In a unanimous decision, on May 15, 2024, the New Jersey Supreme Court held that the state’s amendments (Chapter 212) to the Wage Payment Law (WPL) and the Wage and Hour Law (WHL) apply prospectively, and therefore plaintiffs cannot rely on the amendments to recover for any conduct that took place before the amendment’s effective date on August 6, 2019.

In 2019, New Jersey amended the WPL and the WHL statutes, by providing additional remedies, including liquidated damages and attorney fees, adding a retaliation claim, and extending the statute of limitations, from two to six years.  Chapter 212 states that the “act shall take effect immediately.” These amendments are generally aimed at prohibiting “wage theft.”

In Maia v. IEW Construction Group, the two named Plaintiffs were hired in May 2019 and April 2020 and both were subsequently laid off in November 2021.  Plaintiffs claimed that they were required to perform pre and post shift work like dropping off and picking up equipment at various locations, and they were not compensated for completing those duties.  In April 2022 they filed a proposed class action alleging violations of the WPL and WHL. 

In addition to unpaid wages, Plaintiffs sought to recover certain damages only provided for under Chapter 212.  The employer filed a motion to dismiss the portion of the Plaintiffs’ complaint seeking damages for conduct that occurred prior to Chapter 212’s August 2019 effective date.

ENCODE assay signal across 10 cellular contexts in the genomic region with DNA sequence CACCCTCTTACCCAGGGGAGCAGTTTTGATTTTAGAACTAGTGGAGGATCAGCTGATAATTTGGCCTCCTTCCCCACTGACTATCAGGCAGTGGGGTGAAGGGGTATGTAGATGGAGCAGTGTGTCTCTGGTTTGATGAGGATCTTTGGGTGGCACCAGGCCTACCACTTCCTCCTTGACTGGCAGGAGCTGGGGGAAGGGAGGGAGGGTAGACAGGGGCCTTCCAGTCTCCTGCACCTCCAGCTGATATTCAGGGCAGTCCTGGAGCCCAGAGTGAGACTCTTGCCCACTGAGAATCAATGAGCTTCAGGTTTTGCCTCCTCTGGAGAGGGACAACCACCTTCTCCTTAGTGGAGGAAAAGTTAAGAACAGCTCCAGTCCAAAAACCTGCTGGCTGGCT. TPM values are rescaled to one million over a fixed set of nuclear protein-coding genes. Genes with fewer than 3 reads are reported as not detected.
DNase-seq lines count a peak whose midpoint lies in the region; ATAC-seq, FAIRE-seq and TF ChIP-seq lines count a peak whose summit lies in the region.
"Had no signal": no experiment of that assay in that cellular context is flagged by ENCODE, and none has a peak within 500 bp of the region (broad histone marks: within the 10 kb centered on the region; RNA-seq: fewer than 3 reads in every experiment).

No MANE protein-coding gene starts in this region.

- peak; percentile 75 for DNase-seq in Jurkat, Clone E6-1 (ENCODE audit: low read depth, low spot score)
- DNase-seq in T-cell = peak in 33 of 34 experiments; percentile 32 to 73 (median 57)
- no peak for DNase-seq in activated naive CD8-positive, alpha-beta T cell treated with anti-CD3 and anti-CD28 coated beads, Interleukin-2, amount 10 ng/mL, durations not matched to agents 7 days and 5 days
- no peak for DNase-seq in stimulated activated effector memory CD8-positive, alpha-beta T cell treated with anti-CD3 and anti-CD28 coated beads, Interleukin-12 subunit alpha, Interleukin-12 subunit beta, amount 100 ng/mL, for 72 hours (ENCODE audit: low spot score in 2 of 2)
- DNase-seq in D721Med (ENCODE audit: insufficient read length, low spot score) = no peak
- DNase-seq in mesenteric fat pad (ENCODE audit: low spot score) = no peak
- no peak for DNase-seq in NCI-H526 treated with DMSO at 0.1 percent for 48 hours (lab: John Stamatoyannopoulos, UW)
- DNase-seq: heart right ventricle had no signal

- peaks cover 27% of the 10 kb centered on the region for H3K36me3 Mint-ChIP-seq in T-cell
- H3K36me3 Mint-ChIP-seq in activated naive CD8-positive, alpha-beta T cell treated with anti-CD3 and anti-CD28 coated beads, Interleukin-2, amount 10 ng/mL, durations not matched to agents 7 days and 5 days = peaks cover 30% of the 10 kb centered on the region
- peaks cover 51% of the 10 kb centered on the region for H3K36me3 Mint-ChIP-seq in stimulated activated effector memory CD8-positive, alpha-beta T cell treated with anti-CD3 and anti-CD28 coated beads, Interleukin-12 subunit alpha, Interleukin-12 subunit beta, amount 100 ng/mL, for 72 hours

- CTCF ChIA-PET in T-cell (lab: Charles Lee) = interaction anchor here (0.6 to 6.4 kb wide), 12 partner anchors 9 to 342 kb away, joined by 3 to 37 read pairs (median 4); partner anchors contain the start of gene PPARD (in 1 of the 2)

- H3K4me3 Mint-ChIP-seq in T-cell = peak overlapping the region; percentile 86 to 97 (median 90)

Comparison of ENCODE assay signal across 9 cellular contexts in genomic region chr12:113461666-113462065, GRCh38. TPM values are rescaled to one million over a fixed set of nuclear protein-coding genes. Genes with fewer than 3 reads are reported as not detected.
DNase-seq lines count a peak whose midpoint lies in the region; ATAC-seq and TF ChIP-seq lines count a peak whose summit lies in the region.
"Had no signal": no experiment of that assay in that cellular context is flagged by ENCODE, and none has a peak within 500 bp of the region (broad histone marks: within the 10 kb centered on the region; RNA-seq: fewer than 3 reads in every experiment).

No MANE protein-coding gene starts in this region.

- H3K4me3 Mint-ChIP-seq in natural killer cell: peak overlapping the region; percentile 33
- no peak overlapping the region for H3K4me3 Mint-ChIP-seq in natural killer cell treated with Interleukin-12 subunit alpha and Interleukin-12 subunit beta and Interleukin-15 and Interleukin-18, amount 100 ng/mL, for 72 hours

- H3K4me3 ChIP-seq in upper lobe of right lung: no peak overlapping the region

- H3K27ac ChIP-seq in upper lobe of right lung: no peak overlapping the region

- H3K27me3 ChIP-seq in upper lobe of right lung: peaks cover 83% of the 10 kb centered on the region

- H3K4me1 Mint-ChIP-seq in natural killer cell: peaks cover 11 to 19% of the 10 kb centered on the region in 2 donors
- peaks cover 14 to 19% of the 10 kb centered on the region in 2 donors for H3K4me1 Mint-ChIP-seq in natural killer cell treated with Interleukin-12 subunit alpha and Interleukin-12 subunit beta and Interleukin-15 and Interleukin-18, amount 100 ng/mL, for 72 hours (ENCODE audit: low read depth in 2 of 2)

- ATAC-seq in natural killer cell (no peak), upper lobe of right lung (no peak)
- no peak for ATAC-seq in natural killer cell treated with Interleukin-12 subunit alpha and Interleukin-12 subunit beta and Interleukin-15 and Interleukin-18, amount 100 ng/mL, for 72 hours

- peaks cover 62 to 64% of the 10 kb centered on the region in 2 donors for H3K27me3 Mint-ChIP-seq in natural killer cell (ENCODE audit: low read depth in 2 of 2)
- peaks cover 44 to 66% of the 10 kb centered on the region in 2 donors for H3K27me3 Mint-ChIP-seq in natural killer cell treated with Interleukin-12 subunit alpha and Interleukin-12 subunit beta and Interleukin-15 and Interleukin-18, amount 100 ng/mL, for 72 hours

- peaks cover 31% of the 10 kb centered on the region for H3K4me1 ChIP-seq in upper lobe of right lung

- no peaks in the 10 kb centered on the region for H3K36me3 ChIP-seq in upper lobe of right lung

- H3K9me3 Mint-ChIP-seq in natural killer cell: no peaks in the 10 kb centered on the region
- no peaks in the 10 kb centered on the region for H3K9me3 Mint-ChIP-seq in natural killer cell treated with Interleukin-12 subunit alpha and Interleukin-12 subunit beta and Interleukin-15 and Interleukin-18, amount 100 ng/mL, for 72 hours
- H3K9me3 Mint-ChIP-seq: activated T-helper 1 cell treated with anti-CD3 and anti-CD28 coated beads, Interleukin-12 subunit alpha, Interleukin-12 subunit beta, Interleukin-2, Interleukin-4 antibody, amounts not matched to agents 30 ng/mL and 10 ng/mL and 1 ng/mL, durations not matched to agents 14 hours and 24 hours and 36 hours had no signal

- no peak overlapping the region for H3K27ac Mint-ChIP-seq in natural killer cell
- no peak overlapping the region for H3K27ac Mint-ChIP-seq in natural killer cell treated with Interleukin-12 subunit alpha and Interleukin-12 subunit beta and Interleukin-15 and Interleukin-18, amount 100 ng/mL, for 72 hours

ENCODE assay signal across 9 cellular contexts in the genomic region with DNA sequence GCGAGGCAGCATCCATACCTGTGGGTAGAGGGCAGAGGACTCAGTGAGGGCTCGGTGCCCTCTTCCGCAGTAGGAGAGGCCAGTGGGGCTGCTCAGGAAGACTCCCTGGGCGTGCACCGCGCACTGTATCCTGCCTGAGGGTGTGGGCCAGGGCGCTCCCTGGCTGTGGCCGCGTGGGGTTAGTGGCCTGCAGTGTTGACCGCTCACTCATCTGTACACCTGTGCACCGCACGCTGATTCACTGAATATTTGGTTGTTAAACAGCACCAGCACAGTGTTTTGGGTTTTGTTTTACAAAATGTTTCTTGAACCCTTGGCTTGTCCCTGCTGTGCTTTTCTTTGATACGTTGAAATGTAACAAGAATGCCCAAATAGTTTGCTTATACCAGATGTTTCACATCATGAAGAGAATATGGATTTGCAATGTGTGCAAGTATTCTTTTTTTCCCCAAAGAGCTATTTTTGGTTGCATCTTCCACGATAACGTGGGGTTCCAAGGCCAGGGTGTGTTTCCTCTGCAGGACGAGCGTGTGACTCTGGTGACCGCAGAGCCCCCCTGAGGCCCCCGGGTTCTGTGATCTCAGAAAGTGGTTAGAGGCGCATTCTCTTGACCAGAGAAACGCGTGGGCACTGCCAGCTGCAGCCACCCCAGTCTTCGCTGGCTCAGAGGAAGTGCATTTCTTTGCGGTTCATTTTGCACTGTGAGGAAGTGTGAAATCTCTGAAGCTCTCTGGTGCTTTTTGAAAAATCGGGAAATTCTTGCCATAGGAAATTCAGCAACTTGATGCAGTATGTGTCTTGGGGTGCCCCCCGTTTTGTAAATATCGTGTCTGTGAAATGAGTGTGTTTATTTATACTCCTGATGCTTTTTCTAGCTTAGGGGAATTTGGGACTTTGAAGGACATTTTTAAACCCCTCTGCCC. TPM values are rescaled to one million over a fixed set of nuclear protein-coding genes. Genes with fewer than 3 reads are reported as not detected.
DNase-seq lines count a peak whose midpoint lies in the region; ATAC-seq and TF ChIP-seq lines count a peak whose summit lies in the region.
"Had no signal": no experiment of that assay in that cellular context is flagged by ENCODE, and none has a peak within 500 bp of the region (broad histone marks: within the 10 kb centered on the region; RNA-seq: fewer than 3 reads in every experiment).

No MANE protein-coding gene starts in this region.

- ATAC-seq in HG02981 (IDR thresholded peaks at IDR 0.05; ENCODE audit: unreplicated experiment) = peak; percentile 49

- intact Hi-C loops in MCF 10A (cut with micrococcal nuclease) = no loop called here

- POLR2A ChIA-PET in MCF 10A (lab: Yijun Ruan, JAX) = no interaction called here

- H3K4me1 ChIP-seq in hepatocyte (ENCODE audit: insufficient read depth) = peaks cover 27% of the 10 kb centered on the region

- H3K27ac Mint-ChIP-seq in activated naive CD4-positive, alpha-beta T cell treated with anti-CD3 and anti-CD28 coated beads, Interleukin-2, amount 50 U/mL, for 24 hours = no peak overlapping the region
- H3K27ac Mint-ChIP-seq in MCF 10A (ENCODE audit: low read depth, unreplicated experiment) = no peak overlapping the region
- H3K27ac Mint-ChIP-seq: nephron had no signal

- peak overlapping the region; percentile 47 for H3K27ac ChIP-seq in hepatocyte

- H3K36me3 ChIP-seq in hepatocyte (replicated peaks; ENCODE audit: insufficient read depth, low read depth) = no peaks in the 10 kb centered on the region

The Court explained that the amendments are not “merely procedural; rather they affect the duties and liabilities involved.”  Given the express statutory language and consideration of the significant substantive rights added, the Court held that Chapter 212 must be applied prospectively, rather than retroactively.  Thus, “any claims for new damages or remedies added by Chapter 212 can be brought only as to conduct that took place on or after August 6, 2019.”

The Court’s unanimous decision is a welcome “win” for employers in employee-friendly New Jersey, as it narrows the window for potential liability under the state’s amended wage statutes.  But given Chapter 212’s significant expansion of potential employer liability going forward and its expansion of the statute of limitations by four years—increasing from just two years to six years, prudent businesses may wish to use this decision as a reminder to review their pay practices to ensure compliance with the law.

Ballard Spahr’s Labor & Employment Group routinely advises businesses on wage hour compliance and defends individual plaintiff, class actions and government investigations involving wage and hour issues.